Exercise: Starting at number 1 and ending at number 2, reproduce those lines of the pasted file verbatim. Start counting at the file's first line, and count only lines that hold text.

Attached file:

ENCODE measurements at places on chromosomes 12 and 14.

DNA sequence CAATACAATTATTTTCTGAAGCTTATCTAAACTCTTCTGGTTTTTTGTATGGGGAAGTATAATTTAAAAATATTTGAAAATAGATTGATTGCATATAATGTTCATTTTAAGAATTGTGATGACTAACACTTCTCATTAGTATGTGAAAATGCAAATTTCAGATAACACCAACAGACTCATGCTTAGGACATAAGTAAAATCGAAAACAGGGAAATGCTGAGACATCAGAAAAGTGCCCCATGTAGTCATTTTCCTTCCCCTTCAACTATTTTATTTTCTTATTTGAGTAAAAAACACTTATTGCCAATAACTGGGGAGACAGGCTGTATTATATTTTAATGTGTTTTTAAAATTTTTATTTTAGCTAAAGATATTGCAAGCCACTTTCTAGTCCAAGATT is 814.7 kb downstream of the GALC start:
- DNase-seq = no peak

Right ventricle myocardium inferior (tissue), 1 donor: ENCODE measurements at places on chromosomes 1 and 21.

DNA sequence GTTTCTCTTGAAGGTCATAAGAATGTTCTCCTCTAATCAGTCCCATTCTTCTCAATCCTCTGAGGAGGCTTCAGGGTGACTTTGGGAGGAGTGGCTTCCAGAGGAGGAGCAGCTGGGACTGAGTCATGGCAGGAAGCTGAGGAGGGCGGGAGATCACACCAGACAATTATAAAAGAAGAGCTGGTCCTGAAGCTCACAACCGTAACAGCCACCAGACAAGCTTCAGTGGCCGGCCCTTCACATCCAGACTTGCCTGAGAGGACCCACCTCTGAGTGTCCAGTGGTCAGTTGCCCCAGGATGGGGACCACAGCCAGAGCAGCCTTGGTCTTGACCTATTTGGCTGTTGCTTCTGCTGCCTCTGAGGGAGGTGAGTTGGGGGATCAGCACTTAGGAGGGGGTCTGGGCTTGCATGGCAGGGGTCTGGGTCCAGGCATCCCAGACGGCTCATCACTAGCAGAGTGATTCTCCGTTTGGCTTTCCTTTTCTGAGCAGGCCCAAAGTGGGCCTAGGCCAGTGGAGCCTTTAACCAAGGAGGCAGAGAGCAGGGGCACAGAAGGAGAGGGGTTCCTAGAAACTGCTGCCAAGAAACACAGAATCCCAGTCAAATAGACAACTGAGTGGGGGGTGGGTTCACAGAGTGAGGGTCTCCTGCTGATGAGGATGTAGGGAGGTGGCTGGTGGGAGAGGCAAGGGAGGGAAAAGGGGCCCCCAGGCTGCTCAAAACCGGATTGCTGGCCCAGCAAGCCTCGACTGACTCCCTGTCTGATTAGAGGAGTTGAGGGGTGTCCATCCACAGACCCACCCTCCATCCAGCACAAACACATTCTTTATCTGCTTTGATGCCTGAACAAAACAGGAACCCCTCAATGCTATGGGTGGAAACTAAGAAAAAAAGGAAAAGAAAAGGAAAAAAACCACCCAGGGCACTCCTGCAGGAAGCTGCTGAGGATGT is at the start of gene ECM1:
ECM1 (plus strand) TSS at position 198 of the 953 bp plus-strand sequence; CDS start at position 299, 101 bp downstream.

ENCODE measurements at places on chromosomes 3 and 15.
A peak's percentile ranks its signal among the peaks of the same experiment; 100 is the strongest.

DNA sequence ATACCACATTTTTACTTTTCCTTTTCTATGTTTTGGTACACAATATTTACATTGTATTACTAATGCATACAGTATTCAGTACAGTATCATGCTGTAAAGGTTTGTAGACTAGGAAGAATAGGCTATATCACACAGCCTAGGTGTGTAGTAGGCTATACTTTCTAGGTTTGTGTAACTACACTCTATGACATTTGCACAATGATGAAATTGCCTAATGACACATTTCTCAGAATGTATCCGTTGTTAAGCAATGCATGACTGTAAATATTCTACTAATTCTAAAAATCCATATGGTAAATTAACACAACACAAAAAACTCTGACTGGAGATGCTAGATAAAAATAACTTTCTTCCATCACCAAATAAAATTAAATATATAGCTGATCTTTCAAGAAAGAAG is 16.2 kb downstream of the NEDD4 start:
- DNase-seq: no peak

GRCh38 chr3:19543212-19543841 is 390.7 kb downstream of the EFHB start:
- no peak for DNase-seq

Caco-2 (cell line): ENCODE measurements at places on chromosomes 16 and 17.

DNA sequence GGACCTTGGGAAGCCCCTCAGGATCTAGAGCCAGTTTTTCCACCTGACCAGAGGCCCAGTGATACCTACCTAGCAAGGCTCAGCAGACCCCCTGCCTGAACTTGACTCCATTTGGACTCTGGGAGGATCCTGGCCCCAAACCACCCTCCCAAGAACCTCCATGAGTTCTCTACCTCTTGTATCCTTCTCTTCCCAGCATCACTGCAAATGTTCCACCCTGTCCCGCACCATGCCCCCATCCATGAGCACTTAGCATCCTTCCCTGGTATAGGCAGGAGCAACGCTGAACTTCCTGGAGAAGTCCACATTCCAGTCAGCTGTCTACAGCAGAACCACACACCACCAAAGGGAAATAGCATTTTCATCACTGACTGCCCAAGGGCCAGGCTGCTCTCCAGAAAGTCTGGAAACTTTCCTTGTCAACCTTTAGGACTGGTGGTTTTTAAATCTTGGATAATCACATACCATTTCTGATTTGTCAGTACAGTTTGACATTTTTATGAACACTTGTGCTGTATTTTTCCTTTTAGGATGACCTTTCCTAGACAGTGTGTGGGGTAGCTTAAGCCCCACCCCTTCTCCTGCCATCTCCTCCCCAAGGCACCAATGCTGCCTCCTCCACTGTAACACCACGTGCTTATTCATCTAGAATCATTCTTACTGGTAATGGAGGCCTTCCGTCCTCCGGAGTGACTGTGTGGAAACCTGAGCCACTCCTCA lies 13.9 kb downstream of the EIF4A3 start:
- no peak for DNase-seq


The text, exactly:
ENCODE measurements at places on chromosomes 12 and 14.

DNA sequence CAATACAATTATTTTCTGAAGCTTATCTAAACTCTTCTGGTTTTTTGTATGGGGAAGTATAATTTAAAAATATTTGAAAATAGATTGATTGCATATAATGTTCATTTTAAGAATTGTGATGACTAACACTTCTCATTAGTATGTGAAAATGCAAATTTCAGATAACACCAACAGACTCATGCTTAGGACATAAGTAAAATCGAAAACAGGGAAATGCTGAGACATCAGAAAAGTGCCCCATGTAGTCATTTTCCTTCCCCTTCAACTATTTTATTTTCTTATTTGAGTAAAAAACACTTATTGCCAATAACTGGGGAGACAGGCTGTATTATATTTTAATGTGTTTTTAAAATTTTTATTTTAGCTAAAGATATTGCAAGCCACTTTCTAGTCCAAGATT is 814.7 kb downstream of the GALC start: